Thursday, July 21, 2011

How to Make a Swing Set Chair and Hammock

Even though Grandma Maxine didn’t have a swing set, we always found lots to do out in her yard.  We’d climb the grapefruit tree and sit on the two branches that were twisted into a throne or a toilet depending on who was sitting on it at the moment.  We liked to play “bop ‘em, frisbee or badminton in the front yard even though the giant cypress tree would always eat our beach ball, Frisbee, or birdie.  At Great Grandma Gertrude’s house we’d climb the fig trees growing along the back of her property and eat figs.  But Grandma Patricia’s yard was by far the most fun.  It did have a swing set—a big tall one.  It also had a big watering trough made into a swimming pool with a rope swing tied to a tree above, and an old car to climb around in. So how does my yard compare to my grandmas’?  Well, we do have raspberries and apricots to pick and we also have the biggest apricot tree in the world to climb.  Add to that our new improved swing set, and I think out house is beginning to cut the mustard.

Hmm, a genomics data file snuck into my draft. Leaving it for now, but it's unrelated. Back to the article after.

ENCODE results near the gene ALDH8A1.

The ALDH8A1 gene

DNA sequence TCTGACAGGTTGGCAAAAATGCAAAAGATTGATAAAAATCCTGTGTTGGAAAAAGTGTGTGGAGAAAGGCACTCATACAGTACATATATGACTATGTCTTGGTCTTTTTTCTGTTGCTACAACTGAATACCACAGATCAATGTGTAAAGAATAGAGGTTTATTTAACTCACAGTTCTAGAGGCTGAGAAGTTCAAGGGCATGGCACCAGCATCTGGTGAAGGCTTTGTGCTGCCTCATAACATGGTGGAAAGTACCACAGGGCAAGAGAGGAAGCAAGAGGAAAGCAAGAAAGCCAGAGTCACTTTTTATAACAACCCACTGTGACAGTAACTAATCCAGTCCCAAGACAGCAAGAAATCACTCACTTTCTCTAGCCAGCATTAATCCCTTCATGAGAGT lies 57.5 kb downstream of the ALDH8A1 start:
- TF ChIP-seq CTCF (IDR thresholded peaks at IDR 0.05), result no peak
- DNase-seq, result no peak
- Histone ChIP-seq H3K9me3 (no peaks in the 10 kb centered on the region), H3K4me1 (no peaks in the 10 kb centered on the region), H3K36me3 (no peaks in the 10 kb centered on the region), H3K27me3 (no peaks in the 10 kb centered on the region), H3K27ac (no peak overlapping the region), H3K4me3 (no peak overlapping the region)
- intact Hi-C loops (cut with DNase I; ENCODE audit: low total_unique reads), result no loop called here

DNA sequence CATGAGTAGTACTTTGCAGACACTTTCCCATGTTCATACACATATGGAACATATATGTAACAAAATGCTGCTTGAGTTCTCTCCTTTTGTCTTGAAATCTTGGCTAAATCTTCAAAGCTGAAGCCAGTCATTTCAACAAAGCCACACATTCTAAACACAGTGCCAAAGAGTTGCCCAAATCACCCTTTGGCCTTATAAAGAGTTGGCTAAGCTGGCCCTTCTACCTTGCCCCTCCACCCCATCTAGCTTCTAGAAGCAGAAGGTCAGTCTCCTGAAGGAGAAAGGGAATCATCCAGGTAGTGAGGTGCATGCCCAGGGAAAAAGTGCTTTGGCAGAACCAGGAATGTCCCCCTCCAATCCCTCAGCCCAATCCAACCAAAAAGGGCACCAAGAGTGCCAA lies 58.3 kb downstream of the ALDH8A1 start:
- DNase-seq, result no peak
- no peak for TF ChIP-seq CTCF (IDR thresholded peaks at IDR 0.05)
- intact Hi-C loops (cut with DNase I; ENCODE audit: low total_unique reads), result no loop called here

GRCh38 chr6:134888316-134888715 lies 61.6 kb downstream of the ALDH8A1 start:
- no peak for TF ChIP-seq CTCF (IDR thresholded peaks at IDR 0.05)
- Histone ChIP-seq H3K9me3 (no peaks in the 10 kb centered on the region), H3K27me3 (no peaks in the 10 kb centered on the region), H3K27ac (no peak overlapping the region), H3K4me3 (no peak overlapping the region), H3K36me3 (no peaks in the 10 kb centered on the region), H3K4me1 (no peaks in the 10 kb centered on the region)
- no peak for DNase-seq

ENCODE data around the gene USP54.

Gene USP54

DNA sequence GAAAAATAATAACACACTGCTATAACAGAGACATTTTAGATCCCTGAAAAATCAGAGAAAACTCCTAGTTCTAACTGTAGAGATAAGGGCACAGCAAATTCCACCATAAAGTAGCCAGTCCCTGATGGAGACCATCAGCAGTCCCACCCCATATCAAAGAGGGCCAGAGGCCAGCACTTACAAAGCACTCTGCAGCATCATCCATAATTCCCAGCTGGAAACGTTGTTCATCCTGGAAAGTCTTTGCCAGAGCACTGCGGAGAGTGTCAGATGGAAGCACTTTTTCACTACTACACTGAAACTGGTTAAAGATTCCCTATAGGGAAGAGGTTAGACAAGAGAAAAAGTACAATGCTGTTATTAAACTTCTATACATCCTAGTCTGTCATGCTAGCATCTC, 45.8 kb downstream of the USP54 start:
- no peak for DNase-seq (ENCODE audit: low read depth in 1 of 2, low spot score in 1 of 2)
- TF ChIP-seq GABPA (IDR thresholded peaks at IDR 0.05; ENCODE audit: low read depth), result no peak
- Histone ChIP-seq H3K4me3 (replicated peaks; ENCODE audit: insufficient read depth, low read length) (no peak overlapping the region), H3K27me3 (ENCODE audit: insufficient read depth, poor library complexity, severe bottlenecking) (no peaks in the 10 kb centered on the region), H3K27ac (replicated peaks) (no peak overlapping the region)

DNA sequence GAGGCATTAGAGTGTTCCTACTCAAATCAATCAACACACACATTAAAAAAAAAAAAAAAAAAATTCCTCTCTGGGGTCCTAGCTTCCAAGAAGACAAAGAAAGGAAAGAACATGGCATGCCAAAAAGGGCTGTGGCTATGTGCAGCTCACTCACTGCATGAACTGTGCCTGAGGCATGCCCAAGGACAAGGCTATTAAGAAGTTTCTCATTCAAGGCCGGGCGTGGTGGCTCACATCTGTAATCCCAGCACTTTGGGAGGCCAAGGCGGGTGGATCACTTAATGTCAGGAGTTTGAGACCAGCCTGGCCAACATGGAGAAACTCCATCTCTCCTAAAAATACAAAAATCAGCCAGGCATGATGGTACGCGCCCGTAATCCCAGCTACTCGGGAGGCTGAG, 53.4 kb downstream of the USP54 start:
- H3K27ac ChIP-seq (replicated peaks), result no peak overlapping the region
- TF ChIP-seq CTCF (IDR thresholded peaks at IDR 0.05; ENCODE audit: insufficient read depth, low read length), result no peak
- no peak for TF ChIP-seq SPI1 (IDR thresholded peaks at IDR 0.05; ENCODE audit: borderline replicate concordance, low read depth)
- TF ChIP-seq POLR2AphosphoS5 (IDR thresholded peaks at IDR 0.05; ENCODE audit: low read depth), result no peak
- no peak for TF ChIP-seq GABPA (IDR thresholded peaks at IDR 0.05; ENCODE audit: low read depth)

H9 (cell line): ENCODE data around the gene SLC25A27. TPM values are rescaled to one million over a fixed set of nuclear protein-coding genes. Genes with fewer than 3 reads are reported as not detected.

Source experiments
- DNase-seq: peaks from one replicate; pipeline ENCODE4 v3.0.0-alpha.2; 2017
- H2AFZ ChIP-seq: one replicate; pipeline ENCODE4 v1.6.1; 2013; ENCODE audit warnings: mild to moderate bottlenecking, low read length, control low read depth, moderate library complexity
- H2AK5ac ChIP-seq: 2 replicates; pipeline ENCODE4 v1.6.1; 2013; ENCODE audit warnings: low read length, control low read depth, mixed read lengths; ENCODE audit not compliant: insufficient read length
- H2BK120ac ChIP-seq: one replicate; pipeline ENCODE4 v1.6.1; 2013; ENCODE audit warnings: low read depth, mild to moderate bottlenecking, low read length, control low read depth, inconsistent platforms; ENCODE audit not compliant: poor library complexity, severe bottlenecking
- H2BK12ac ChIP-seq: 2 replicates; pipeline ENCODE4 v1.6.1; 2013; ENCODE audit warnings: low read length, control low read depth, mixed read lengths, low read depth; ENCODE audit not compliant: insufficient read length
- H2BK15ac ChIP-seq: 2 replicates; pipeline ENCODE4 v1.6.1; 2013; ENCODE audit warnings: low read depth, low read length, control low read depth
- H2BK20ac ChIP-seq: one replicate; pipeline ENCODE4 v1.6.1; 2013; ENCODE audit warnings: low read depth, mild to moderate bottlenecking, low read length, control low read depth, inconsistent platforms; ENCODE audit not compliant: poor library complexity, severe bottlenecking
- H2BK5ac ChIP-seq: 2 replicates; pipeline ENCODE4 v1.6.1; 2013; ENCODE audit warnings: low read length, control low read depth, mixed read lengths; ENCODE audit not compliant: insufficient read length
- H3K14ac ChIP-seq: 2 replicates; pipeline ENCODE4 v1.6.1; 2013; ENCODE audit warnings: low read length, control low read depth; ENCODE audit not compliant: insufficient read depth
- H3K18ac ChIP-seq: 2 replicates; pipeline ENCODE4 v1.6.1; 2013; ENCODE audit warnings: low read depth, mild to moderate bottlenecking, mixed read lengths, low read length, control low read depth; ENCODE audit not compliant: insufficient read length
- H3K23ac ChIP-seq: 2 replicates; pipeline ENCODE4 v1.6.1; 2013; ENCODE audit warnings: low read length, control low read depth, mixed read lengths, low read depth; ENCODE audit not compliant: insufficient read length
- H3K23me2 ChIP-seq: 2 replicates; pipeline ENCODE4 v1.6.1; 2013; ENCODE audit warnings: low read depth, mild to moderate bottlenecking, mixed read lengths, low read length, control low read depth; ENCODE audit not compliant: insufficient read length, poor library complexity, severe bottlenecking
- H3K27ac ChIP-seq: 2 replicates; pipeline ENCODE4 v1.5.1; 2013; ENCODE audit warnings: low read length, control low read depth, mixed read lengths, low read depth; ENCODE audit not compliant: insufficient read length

1.  Make a swing chair.

We used an old saucer chair that no one uses.  We folded up the legs and secured them with zip ties.  Hang your chair using chains and "s" hooks.
If your chair has legs, cut them off and then hang it up.  Use an Adirondack chair, a wooden chair, whatever you want.  The comfier the chair, the  better, but don't use a stuffed chair because it will get soaked in the rain.  Use outdoor cushions if you need to add comfort.

2.  Hang a Hammock

I hung an old Army hammock of Brian's.  If you don't have a hammock, you can buy one or make one.

3.  Make shade.  I plan to add an awning.

Enjoy watching your teenagers enjoy their swing set again.

1 comment:

  1. Metal swing sets are ordinarily smaller than those made of wood, producing them significantly more applicable for households that have a minimal area for setting up play sets. The smaller measurement also will allow you to position a even bigger safety buffer somewhere between the arranged and any probable hazards these types of as fences and gardens. The Purchaser Item Safety Commission suggests that you maintain a radius of at minimum 6 feet about the swing arranged to ensure that there is adequate space for the young children to perform safely at the same time using it.